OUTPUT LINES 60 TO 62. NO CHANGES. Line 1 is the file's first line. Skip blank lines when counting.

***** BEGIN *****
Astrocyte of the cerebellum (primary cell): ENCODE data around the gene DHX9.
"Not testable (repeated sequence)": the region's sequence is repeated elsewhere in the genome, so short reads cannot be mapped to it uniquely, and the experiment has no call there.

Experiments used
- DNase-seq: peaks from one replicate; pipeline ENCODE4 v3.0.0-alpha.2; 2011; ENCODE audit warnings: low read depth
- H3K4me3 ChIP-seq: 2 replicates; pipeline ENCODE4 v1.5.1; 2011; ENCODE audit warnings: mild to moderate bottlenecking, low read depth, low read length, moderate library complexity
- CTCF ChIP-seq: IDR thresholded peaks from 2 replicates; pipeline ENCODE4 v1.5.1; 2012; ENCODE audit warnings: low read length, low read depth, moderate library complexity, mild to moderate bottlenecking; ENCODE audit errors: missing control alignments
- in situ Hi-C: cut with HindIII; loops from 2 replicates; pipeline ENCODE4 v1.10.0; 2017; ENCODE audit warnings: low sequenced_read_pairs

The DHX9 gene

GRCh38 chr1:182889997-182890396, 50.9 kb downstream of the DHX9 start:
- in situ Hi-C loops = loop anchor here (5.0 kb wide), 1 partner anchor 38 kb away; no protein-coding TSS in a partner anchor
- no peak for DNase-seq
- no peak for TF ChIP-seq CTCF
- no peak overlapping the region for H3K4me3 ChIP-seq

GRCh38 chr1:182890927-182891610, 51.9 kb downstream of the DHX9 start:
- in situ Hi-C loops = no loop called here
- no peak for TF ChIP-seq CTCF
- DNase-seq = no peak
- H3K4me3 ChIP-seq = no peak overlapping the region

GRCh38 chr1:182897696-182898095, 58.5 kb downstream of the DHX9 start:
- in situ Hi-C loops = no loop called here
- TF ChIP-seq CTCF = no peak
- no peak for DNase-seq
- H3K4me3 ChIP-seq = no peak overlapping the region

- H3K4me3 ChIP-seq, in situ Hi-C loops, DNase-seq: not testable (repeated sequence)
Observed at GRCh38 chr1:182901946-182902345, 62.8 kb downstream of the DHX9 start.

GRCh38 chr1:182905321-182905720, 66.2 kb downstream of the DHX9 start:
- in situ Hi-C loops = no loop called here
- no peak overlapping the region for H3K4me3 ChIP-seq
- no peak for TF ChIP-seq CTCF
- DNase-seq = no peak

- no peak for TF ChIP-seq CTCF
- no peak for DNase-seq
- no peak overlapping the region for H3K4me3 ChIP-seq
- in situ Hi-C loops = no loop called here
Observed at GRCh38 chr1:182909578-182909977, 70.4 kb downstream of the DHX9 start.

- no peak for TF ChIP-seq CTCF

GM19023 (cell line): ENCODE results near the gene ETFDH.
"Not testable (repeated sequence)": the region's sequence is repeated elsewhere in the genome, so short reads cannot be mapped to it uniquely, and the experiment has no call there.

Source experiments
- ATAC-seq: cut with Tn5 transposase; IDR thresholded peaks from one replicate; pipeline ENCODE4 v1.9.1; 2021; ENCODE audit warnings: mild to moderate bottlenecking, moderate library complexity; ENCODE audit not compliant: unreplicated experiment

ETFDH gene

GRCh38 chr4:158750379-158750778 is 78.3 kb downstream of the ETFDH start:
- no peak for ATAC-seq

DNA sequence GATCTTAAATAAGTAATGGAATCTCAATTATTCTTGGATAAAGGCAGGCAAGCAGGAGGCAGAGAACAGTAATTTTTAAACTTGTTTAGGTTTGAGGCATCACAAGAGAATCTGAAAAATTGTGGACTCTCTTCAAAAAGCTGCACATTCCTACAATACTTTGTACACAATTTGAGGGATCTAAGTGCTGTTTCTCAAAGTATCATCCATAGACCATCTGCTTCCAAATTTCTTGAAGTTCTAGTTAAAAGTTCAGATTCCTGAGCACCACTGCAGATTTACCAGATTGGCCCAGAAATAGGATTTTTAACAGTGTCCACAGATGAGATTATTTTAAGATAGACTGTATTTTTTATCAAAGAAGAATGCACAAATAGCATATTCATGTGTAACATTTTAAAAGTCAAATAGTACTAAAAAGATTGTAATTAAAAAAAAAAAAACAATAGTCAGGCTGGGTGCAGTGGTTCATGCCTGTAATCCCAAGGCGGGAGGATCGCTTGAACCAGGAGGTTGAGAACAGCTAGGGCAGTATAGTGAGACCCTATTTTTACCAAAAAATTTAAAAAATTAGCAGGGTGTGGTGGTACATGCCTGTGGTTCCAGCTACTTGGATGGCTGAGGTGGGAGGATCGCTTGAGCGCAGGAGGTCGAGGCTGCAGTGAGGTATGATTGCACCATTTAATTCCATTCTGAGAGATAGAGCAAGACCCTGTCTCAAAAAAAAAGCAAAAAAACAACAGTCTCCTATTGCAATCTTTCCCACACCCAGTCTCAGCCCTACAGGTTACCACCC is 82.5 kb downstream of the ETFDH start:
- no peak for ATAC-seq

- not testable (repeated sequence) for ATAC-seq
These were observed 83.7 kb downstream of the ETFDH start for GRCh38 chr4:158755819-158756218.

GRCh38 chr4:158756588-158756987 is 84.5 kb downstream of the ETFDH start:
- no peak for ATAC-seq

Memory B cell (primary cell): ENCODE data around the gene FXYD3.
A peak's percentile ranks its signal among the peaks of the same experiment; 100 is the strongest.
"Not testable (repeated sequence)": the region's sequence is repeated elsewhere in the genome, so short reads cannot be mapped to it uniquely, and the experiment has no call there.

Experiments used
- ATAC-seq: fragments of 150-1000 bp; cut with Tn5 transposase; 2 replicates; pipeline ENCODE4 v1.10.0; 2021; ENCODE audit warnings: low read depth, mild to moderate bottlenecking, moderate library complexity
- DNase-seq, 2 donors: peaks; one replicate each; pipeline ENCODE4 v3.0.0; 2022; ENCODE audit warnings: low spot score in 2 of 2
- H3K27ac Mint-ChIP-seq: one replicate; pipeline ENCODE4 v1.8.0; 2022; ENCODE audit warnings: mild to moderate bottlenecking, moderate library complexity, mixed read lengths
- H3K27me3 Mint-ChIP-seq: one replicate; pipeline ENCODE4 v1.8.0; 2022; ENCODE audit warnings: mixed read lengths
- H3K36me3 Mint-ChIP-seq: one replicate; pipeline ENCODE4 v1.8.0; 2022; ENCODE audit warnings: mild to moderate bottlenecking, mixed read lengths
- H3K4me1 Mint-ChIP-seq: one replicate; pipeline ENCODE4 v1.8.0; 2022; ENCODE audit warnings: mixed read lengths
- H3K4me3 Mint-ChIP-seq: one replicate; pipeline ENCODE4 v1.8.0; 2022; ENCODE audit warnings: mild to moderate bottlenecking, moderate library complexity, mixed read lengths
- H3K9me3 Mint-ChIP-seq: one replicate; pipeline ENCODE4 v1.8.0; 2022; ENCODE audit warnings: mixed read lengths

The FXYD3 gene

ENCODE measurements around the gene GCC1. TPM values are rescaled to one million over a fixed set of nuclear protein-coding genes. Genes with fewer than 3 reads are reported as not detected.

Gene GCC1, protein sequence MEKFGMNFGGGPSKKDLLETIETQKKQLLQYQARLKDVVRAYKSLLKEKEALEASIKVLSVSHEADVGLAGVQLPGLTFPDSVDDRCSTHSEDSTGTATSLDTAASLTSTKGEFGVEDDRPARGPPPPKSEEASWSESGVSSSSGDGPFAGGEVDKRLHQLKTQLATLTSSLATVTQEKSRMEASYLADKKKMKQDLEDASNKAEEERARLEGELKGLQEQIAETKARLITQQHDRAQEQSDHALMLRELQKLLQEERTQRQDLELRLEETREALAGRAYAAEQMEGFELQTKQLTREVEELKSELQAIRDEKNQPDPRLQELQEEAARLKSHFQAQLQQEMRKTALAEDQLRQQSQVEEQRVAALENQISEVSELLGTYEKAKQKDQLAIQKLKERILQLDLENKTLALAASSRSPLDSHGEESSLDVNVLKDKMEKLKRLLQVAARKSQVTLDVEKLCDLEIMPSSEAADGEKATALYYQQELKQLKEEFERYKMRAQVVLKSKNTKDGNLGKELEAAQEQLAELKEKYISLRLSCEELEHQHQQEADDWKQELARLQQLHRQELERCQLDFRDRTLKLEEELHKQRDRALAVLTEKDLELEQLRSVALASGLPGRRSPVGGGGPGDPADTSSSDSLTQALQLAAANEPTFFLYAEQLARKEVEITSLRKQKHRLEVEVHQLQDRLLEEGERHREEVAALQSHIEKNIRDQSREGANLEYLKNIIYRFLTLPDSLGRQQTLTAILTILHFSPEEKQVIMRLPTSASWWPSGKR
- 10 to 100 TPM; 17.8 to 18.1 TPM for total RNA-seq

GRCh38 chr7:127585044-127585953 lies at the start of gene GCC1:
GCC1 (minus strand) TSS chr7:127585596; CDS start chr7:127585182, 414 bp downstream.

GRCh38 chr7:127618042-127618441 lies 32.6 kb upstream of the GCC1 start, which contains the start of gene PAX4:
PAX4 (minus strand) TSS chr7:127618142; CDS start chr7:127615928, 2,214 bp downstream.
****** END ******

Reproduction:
- H3K4me3 Mint-ChIP-seq: one replicate; pipeline ENCODE4 v1.8.0; 2022; ENCODE audit warnings: mild to moderate bottlenecking, moderate library complexity, mixed read lengths
- H3K9me3 Mint-ChIP-seq: one replicate; pipeline ENCODE4 v1.8.0; 2022; ENCODE audit warnings: mixed read lengths

The FXYD3 gene